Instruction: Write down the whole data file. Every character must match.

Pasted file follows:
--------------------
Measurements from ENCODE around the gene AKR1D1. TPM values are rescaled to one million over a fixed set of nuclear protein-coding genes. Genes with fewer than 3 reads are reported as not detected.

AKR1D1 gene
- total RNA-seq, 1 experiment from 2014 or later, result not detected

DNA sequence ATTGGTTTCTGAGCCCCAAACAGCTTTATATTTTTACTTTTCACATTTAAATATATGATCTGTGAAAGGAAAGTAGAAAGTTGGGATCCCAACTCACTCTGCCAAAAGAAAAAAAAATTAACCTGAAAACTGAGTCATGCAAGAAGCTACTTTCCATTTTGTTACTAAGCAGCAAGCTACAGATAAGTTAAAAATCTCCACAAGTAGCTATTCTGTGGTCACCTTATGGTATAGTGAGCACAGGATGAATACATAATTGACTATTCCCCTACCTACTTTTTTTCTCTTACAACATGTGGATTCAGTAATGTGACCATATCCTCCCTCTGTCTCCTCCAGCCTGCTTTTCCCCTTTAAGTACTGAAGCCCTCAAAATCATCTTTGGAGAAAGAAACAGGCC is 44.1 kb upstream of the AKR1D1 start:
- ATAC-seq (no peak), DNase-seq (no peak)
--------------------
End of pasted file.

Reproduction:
Measurements from ENCODE around the gene AKR1D1. TPM values are rescaled to one million over a fixed set of nuclear protein-coding genes. Genes with fewer than 3 reads are reported as not detected.

AKR1D1 gene
- total RNA-seq, 1 experiment from 2014 or later, result not detected

DNA sequence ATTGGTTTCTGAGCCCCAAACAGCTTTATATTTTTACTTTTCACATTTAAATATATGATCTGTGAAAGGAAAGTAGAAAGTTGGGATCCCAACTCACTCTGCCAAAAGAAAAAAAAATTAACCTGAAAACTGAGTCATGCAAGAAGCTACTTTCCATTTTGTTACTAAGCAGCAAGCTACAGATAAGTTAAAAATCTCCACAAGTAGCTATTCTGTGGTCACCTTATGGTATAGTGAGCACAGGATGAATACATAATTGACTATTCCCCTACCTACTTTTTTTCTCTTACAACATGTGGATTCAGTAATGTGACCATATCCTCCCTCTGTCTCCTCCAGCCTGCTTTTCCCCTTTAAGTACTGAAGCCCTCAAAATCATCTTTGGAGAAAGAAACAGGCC is 44.1 kb upstream of the AKR1D1 start:
- ATAC-seq (no peak), DNase-seq (no peak)